In this page I give some results I have found with my big interest on the idea of inverse elements and related ideas of "inverse" in regular semigroups.
- Some attempts to formally generalize inverse semigroups
[last changed April 21, 2004; February 5, 2007.] Estonian version is exactly my master thesis, but English version is a bit shortened, repaired according to oponents remarks, and updated with the answer to the open question in my master thesis. It is also present in ResearchGate.
[PDF] in Estonian / [PDF] in English /
[DVI] in Estonian / [DVI] in English /
[PS] in Estonian / [PS] in English /
In this paper I give results I have found when I tried to generalize
inverse semigroups. Instead two new descriptions for semilattices, one for
groups, one for E-inversive semigroups and one for completely simple semigroups is found.
The results in this file are taken from my bachelor thesis and master thesis. In the sequel if not stated
otherwise, k is a positive integer.
§1. First there is a short introduction to inverse and regular semigroups
with definitions and one basic result.
§2. I introduce new concepts k-regular semigroup (every element
s has k-pseudoinverse elements: s=ss1s2...sks) and k-inverse semigroup (every element has unique k-inverse elements).
Then inverse semigroup is precisely 1-inverse and seemingly we have something more general. The basic idea could be seen from
the following definiton:
I.2.1. S is regular iff it is k-regular.
I.2.2. S is regular iff every element has k-inverse elements.
I.2.3. If k>=2, then S is k-inverse iff it is semilattice.
§3. I introduce a new concept weakly k-inverse semigoup (the uniqueness
is up to the set of k-inverse elements, not piecewise). Then k-inverse semigroup
is weakly k-inverse, inverse semigroup is precisely weakly 1-inverse. Seemingly we have again something generalized.
I.3.1. If k>=2, then S is weakly k-inverse iff it is semilattice.
§4. I introduce new concepts k-turnregular (every k elements have an element, for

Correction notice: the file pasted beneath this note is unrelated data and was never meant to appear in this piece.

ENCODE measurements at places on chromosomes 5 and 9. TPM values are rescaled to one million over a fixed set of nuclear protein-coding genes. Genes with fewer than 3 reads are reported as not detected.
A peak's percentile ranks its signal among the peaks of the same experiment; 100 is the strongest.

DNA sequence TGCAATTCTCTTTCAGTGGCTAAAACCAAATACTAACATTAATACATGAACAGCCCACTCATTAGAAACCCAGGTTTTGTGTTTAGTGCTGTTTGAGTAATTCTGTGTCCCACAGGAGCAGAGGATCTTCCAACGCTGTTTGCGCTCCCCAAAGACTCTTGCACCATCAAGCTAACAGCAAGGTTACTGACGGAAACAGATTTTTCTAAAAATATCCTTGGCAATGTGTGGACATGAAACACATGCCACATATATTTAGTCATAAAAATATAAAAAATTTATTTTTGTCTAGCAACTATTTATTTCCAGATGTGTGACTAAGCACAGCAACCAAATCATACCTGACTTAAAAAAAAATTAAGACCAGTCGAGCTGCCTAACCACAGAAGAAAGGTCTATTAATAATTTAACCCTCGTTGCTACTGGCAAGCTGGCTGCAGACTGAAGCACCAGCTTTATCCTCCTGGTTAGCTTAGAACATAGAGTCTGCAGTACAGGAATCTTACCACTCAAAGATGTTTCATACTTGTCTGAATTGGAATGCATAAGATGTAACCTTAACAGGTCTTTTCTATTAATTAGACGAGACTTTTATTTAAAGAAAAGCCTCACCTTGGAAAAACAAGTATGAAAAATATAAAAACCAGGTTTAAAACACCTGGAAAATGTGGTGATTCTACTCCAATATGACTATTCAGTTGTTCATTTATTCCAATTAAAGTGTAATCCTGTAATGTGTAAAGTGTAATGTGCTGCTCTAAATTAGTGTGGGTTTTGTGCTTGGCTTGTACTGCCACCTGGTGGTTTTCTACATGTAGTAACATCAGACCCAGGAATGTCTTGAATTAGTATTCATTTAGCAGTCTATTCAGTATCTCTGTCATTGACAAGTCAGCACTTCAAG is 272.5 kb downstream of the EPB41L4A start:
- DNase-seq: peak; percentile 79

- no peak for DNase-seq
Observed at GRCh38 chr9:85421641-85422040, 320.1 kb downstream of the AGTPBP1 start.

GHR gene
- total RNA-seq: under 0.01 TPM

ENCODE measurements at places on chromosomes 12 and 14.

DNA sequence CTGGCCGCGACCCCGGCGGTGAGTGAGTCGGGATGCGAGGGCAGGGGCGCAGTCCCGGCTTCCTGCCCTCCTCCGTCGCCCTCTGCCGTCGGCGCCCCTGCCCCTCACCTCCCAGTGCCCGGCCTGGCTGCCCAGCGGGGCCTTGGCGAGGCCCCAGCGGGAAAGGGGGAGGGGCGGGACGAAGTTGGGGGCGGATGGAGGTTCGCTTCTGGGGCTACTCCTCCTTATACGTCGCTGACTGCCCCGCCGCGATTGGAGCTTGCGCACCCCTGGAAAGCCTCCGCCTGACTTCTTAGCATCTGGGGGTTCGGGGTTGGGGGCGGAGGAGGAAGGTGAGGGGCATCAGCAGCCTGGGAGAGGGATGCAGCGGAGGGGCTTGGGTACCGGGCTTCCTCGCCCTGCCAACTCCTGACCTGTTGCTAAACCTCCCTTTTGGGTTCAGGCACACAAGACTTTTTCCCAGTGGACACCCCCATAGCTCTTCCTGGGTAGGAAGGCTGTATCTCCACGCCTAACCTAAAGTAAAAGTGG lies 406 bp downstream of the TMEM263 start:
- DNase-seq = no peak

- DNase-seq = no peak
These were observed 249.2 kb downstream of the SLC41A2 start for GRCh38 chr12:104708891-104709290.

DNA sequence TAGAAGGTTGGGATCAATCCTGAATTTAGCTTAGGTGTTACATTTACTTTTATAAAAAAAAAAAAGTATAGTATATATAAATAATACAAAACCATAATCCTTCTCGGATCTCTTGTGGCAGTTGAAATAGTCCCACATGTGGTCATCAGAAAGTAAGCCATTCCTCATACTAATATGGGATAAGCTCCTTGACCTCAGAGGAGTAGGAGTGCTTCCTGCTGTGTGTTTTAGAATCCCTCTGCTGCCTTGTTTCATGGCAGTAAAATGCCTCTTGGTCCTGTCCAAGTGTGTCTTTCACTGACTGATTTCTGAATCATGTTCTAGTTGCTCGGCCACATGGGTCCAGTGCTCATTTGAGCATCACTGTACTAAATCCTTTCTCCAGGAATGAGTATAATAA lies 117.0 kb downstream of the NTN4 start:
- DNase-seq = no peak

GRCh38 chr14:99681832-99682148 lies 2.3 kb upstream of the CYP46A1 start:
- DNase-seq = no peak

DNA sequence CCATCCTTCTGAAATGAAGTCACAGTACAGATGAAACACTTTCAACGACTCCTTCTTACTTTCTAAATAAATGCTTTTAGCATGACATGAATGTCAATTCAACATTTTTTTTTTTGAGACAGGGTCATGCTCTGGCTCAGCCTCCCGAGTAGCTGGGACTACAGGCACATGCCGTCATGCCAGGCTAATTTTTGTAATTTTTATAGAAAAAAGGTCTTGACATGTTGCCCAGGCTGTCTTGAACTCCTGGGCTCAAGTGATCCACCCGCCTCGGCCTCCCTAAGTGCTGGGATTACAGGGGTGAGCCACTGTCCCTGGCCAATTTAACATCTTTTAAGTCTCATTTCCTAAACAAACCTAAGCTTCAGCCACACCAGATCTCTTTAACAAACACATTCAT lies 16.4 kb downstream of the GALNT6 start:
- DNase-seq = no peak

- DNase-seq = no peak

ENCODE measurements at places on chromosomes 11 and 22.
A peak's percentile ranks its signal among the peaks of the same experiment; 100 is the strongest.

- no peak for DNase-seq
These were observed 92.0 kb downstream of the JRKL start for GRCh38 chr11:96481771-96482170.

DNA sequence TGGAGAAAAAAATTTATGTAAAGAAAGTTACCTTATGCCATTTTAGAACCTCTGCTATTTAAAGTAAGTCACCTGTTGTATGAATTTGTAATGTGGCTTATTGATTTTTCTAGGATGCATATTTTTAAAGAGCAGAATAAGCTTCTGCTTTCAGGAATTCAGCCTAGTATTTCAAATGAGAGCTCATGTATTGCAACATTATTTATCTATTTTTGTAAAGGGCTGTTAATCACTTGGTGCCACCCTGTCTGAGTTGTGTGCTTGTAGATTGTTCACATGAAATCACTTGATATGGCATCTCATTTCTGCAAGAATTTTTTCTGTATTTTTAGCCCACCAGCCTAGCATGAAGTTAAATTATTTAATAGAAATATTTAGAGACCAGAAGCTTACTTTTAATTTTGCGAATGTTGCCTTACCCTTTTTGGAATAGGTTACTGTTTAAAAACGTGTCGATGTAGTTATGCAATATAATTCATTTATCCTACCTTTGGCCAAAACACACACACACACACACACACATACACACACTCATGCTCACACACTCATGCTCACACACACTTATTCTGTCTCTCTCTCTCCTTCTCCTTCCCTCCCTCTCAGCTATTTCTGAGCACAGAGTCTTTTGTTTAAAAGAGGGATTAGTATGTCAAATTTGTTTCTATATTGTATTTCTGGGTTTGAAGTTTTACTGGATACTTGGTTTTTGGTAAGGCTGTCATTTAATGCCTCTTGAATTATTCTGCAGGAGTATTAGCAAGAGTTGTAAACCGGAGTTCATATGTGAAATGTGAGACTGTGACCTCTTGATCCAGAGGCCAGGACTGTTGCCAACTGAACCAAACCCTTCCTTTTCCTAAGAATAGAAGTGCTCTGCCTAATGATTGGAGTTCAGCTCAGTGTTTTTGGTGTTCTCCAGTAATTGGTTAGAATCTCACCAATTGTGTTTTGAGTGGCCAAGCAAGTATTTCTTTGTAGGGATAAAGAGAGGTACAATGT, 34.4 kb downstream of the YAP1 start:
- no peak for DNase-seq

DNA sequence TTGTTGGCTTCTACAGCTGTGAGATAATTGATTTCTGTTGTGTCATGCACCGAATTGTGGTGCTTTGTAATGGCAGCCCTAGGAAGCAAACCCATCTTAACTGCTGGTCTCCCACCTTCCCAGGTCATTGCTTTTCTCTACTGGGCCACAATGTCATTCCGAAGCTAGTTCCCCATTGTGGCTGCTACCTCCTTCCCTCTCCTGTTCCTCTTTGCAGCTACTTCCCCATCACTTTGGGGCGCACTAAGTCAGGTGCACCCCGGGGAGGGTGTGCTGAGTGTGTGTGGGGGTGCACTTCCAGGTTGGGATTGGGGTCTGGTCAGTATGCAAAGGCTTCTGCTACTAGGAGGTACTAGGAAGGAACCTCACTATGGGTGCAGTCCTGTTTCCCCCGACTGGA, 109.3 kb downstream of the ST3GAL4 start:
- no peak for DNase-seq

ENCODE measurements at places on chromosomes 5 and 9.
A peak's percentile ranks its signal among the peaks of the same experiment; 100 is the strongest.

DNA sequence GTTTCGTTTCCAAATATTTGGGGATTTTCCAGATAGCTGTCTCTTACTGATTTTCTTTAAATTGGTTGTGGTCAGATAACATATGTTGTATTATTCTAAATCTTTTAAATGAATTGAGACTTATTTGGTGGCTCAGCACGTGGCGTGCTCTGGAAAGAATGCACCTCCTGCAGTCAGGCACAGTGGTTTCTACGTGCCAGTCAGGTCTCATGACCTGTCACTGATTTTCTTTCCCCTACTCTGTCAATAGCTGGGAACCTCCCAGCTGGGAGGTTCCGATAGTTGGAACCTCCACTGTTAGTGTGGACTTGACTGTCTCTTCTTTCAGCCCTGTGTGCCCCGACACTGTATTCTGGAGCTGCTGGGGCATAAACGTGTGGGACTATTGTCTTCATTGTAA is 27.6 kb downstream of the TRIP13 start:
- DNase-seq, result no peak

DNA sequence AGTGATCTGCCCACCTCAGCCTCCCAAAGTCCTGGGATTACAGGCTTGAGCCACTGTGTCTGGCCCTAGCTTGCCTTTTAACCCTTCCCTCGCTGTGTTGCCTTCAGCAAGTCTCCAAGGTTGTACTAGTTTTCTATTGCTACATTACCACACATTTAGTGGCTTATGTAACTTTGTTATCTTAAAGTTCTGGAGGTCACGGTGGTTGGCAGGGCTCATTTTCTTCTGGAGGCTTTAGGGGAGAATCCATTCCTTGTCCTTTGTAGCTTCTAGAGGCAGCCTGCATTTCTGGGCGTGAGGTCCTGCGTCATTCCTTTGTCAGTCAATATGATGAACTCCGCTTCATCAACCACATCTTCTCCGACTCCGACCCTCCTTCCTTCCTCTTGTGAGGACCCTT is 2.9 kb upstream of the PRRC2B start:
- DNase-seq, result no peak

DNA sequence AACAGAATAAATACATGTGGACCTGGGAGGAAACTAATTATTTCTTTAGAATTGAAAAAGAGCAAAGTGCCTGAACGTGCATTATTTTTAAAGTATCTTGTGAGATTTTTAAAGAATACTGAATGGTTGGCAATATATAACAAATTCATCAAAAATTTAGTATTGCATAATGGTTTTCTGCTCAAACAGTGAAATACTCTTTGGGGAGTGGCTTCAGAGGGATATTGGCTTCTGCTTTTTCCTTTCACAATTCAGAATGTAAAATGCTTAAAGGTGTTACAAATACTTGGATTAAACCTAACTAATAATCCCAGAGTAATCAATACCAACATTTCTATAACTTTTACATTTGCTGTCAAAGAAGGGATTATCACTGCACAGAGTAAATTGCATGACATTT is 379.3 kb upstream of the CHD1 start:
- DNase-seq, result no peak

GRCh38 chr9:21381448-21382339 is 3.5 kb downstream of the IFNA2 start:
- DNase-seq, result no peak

which they are k-pseudoinverse), almost k-turninverse (every k elements have an element, for which they are
k-inverse) and k-turninverse (the same, but that element is unique) semigroups.
Then k-turninverse semigroup is almost k-turninverse, which is k-turnregular.
I.4.1. S is k-turnregular iff it is E-inversive.
I.4.2. S is almost 1-turninverse iff it is regular.
I.4.3. S is 1-turninverse iff it is inverse.
I.4.4. If k>=2, then S is k-turninverse iff it is group.
I.4.5. If k>=2, then S is almost k-turninverse iff it is completely simple.
[Ho] Howie, J. M., "Fundamentals of Semigroup Theory", Clarendon Press, Oxford, 1995.
[Ki] Kilp, M., "Algebra I", Tartu, 1998.
[La] Lawson, M. V., "Inverse Semigroups - The Theory of Partial Symmetries", World Scientific, 1998.
[Mi] Mitsch, H., Subdirect products of E-inversive semigroups, J. Austral. Math. Soc. (Series A),
48 (1990), 66-78.
[Mu] Must, R., k-inverse semigroups and the construction of one-dimensional tiling semigroups,
bachelor thesis, Tartu, 2002.
[Pe] Petrich, M., Reilly, Norman R., "Completely Regular Semigroups", John Wiley & Sons, Inc., 1999.
[We] Weipoltshammer, B., Certain Congruences on E-inversive E-semigroups, Semigroup Forum, 65 (2002), 233-248.
- Ideas and questions
[last changed January 16, 2004]
These ideas and questions are short, so I give pictures:
Idea 01 - Generalize regularity and E-inversivity with one definiton (10.2003)
Idea 02 - Certain subsets of a semigroup (10.2003)
Idea 03 - Simple question? (10.2003)
Idea 04 - 1/3- and 2/3- associative dense groupoids (15.01.2004)
Idea 03 is actually a good exercise for a math-interested student.
Riivo Must, MSc